Is it more expensive to be single?
Last weekend I did a weekly shop for one, expecting the bill to be much cheaper than my usual two-man shop. In fact, it was hardly cheaper at all. It left me wondering whether it’s more expensive to buy for one?
I’m not an impulsive shopper, so when I popped in to Tesco, I had a week’s worth of meals planned and a shopping list prepared.
The first thing on my list was spinach – I only needed 100g but I could only buy a 400g bag. Next was asparagus and again, I was forced to buy a much larger packet than I needed. I found a similar theme throughout my shop – I was often forced to buy much larger packs of food than I wanted or could use.
The downside of bulk-buying
After my shop was over, I found it difficult to swallow the extra expense of buying smaller packets of food compared to the relative economy of buying larger packs. On top of that, I felt the majority of special offers I encountered didn’t apply to me, as it usually meant bulk-buying more fresh produce than I could possibly use before it went out of date.
On a practical level, ’BOGOFs’ for a single person who travels home by bus or by foot can also present a logistical nightmare. Once you’ve stuffed 24 loo-rolls in your backpack and six litres of fizzy drink, your muscles start to strain and there won’t be room for much else.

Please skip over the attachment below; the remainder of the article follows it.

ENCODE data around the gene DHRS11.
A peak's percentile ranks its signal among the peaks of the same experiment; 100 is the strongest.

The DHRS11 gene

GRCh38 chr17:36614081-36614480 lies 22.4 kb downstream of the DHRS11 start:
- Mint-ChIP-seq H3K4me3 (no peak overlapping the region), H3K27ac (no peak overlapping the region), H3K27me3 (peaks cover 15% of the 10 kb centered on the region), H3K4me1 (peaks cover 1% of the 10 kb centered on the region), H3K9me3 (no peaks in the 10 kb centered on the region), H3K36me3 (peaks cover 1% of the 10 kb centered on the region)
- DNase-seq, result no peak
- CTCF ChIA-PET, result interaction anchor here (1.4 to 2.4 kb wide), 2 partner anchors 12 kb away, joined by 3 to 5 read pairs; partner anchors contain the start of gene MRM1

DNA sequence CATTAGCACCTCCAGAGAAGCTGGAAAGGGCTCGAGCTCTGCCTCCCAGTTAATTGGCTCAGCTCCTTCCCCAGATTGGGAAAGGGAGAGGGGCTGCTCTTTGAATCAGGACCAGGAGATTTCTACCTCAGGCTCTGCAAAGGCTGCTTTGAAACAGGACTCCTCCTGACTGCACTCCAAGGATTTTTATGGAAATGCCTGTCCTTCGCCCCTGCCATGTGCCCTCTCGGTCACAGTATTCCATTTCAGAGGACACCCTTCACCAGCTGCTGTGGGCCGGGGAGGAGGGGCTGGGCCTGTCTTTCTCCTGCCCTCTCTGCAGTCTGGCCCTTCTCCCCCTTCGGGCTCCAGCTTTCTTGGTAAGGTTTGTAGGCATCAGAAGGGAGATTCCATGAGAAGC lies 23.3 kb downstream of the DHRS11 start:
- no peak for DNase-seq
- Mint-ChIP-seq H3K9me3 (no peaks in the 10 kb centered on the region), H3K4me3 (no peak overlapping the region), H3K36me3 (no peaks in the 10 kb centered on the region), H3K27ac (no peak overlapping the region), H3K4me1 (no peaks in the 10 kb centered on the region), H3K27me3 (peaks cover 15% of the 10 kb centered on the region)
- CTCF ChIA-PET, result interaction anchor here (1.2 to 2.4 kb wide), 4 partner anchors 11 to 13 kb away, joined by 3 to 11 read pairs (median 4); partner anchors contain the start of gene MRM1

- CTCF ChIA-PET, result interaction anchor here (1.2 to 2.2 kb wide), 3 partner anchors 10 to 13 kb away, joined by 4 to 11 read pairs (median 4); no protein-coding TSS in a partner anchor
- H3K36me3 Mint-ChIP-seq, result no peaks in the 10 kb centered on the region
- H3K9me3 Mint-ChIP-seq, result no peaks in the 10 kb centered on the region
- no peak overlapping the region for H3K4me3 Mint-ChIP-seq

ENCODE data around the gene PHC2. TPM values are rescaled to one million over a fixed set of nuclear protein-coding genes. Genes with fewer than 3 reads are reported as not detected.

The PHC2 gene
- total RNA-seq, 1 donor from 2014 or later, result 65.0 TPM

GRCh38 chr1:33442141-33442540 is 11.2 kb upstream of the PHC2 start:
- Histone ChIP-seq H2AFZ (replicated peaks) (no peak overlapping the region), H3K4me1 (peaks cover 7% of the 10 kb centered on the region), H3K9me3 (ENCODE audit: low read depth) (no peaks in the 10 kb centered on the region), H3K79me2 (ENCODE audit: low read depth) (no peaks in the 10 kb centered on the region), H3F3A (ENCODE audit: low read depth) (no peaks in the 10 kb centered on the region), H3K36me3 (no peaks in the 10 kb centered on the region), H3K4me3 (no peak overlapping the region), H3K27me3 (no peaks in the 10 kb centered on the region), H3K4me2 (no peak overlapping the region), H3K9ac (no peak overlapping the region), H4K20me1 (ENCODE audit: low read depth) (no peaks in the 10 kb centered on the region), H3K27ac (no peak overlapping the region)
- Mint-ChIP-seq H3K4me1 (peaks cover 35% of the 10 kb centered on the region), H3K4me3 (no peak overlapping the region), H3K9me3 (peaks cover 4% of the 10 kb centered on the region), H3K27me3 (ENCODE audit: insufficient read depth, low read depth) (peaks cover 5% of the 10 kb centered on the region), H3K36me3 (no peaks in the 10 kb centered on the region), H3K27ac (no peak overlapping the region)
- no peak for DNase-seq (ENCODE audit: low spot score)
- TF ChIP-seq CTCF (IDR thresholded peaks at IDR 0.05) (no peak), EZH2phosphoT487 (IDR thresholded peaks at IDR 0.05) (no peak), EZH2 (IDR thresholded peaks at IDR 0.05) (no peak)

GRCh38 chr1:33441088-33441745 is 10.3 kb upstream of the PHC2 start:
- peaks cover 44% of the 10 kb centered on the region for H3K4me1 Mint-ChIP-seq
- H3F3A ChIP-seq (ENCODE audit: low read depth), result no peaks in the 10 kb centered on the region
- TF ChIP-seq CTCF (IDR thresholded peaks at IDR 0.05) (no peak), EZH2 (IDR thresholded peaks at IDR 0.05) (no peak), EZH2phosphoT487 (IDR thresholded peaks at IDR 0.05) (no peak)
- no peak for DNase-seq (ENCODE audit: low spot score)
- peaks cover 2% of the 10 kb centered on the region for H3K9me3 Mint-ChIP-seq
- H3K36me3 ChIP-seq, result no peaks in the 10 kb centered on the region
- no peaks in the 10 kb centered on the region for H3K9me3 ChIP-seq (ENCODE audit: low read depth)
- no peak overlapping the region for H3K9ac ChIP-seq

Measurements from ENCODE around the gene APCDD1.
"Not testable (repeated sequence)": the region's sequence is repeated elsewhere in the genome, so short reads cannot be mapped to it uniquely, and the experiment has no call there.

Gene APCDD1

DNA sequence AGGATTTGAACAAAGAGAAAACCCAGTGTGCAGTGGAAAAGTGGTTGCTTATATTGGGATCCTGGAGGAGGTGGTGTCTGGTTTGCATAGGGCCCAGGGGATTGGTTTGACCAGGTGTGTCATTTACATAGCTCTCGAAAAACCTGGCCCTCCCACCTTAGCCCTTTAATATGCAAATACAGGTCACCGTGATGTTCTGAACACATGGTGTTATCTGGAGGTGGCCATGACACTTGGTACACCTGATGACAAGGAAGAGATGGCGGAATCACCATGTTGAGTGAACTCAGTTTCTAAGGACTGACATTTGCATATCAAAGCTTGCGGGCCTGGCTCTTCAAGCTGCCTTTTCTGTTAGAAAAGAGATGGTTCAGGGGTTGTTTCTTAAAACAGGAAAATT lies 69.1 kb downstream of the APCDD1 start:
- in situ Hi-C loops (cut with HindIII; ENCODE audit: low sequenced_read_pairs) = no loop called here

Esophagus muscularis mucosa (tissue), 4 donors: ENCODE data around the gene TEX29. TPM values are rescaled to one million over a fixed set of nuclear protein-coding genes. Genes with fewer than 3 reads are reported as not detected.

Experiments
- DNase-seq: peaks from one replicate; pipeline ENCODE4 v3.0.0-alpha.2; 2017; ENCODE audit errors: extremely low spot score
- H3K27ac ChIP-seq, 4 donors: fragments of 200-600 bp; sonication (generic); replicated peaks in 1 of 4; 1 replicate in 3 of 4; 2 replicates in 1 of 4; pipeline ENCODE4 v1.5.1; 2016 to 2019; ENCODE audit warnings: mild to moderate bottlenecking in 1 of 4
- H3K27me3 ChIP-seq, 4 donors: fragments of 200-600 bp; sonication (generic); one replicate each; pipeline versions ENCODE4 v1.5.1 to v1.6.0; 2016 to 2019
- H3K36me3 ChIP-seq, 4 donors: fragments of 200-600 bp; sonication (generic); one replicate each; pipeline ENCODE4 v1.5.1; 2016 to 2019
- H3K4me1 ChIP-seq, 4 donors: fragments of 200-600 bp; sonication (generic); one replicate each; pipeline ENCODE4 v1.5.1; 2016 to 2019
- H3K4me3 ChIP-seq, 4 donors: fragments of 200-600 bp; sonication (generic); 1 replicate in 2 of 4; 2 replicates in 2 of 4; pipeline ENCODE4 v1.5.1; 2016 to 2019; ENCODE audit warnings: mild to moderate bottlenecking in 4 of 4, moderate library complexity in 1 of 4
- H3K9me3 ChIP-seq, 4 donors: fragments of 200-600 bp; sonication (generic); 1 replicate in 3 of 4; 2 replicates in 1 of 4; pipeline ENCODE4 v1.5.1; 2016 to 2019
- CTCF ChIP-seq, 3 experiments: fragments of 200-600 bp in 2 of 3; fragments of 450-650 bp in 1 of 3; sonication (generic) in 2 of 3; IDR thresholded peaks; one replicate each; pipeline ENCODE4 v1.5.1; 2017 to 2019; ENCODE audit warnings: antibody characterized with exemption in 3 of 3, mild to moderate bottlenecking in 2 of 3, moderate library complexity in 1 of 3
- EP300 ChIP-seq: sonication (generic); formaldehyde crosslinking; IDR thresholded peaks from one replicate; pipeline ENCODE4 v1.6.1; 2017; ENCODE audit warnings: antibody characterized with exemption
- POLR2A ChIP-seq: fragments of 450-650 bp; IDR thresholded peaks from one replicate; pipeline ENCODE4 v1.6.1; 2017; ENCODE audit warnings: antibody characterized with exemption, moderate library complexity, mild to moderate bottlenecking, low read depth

In fact, when we asked you what you thought about Asda dropping multibuys, 70% of you voted that other supermarkets should follow by simply discounting individual items.
My colleague Patrick Steen argues that my case is flawed as most vegetables can be bought loose and, with a little careful meal planning, you can simply use up excess food in the following days. He also says that most food can be frozen either before or after cooking.
The cost of being single
But when I thought about it harder, I considered some other costs that many singletons might consider a ‘penalty’.
For example, we’ve all seen the ‘single supplement’ on holiday packages that effectively charges solo-travellers for the privilege of having a room to themselves. Another example is council tax for single people, which is only 25% cheaper than for two occupants or more.
So single living can certainly be expensive. Have you experienced higher costs linked to your single status? Do your shopping bills soar when you’re buying for one? Or do you agree with Patrick that a little savvy-shopping can save on your expenses?
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